Somehow, an unknown character like Night Man managed to get a television show that ran for two seasons (44 episodes). The series follows Johnny Domino, a saxophone player who gets hit by lightning. Of course, bound by comic book logic, he gets superpowers. Specifically, he becomes telepathically linked to evil, making it easy for him to find bad guys to take down. Night Man wears special gear to help in his fight against evil, including a bulletproof bodysuit, an anti-gravity belt to fly, a cape that allows him to turn invisible and a mask with a red lens that gives him the ability to see in the dark and shoot lasers.
Not a traditional Marvel character, Night Man was originally created by Malibu Comics, but after they were bought by Marvel Comics, the publisher continued using the character in their Ultraverse imprint. The show also featured a guest appearance by Simon MacCorkindale (Jaws 3-D, Casualty) as Professor Jonathan Chase, reprising his role from Manimal (1983).
7. Spider-Man: The New Animated Series (2003)
Remember when Neil Patrick Harris voiced Spider-Man? Yeah, not many people do. This animated series only lasted 13 episodes and is easily upstaged by the Spectacular Spider-Man series that followed it. The show used computer generated imagery with cel shading rather than traditional animation, and took place after the events of the Tobey Maguire Spider-Man film. Peter, Mary Jane, and Harry Osborn all go to Empire State University. Peter and MJ try and fail pretty hard at pursuing a romantic relationship while Harry (voiced by Sharknado star Ian Ziering) continues to crave revenge against Spider-Man for killing his father.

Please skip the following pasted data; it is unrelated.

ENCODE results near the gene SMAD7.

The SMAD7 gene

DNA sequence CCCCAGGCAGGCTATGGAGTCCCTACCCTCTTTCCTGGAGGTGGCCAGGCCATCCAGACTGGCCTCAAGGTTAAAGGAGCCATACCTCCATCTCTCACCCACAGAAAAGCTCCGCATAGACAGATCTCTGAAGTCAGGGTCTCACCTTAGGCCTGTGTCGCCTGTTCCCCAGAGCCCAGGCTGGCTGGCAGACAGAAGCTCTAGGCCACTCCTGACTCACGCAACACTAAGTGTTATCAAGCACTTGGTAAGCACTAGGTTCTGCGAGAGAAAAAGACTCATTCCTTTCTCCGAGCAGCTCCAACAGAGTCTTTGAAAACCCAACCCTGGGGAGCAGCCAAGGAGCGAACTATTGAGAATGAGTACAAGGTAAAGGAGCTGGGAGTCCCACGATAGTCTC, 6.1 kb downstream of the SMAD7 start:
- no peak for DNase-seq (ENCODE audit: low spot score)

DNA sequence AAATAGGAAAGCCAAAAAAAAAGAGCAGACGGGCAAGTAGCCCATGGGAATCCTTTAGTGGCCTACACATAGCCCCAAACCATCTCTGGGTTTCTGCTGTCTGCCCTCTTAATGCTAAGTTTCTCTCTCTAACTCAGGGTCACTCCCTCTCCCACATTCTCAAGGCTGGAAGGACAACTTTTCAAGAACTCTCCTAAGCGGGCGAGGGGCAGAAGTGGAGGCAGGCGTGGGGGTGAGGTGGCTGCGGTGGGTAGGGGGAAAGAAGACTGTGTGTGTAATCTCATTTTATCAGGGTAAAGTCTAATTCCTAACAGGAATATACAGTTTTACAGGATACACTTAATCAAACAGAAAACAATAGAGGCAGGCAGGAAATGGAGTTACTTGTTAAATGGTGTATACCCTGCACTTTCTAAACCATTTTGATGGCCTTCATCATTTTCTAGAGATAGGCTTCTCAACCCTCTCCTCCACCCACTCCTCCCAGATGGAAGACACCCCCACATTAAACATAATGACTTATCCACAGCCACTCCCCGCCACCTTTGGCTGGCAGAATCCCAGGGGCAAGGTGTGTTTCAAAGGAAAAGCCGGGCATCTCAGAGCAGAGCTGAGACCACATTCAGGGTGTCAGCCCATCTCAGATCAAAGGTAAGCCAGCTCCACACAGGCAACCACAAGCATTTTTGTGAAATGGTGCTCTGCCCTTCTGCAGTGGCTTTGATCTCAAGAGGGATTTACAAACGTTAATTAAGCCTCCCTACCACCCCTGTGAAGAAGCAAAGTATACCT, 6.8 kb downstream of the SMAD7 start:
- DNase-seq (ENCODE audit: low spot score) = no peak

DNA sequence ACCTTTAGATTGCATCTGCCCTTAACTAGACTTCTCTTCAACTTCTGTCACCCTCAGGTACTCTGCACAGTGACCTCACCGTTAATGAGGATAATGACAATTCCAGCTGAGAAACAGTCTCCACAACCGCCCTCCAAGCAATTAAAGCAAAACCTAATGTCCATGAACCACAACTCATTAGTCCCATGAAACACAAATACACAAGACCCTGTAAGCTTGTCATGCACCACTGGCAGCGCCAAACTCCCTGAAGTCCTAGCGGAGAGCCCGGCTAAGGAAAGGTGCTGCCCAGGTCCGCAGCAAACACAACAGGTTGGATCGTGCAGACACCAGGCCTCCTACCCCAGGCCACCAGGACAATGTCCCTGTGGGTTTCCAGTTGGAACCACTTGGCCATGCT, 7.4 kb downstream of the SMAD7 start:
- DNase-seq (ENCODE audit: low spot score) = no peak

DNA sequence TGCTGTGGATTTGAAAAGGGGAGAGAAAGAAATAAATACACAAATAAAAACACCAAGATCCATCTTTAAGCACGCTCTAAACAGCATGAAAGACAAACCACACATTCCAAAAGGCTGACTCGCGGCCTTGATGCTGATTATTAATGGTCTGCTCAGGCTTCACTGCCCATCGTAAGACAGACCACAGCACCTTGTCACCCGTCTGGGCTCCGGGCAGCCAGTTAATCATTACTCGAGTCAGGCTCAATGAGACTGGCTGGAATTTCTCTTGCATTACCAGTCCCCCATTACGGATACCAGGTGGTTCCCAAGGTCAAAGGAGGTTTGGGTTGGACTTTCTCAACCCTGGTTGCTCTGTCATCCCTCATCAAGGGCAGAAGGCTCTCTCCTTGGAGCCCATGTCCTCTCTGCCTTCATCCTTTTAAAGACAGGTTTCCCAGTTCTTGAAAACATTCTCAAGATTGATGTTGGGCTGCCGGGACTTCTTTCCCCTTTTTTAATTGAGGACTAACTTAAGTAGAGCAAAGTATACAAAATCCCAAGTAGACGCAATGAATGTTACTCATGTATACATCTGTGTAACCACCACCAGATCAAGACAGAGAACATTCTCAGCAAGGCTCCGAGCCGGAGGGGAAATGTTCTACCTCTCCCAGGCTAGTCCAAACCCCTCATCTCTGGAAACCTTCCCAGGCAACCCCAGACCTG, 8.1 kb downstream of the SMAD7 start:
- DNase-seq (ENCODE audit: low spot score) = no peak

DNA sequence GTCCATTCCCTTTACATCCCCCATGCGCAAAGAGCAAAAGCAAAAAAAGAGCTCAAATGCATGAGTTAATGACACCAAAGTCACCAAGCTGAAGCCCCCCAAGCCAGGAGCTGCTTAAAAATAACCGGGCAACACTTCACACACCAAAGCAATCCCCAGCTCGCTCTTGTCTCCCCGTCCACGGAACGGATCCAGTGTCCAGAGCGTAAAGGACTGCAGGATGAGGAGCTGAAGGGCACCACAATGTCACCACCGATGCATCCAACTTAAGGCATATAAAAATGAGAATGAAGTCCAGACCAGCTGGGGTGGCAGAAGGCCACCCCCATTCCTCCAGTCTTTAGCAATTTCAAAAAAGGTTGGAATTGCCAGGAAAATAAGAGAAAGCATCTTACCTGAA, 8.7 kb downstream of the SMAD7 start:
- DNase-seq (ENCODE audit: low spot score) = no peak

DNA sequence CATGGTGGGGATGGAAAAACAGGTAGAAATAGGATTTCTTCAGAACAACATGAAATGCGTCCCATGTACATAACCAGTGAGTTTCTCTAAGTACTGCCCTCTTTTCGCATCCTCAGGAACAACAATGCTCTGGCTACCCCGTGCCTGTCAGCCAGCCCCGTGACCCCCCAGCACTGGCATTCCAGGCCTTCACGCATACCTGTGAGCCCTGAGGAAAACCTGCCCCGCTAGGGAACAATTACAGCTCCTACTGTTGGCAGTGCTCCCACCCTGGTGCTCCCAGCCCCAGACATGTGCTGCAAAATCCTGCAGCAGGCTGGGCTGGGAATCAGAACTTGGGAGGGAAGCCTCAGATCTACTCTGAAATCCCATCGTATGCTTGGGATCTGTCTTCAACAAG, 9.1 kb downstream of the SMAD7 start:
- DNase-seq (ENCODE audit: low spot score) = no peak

It is interesting how the writers seemed to bring both Gwen Stacy and Betty Brant into the series by creating one character that took traits from both of them, Indira “Indy” Daimonji. She would often get in the way of Peter’s relationship with Mary Jane. It is two against one, after all!
The show was on MTV but was canceled because of ratings, which left the show with an unresolved cliffhanger. The second season supposedly would have Spider-Man face-off against such classic villains as Mysterio and Vulture.
6. Dracula: Sovereign of the Damned (1980)
Marvel may be known for its superheroes, but they published several long-running horror series as well. One of them, The Tomb of Dracula, first published in 1972 and running until 1979, featured a group of vampire hunters who battled Count Dracula and other supernatural creatures. Dracula: Sovereign of the Damned is a horrible animated movie made in Japan that was based on these comics. The story didn’t focus on the vampire hunters but instead the Vampire King himself, Count Dracula, who steals the Devil’s girlfriend in order to stop Satan from having sex with her. Yep, that’s our story.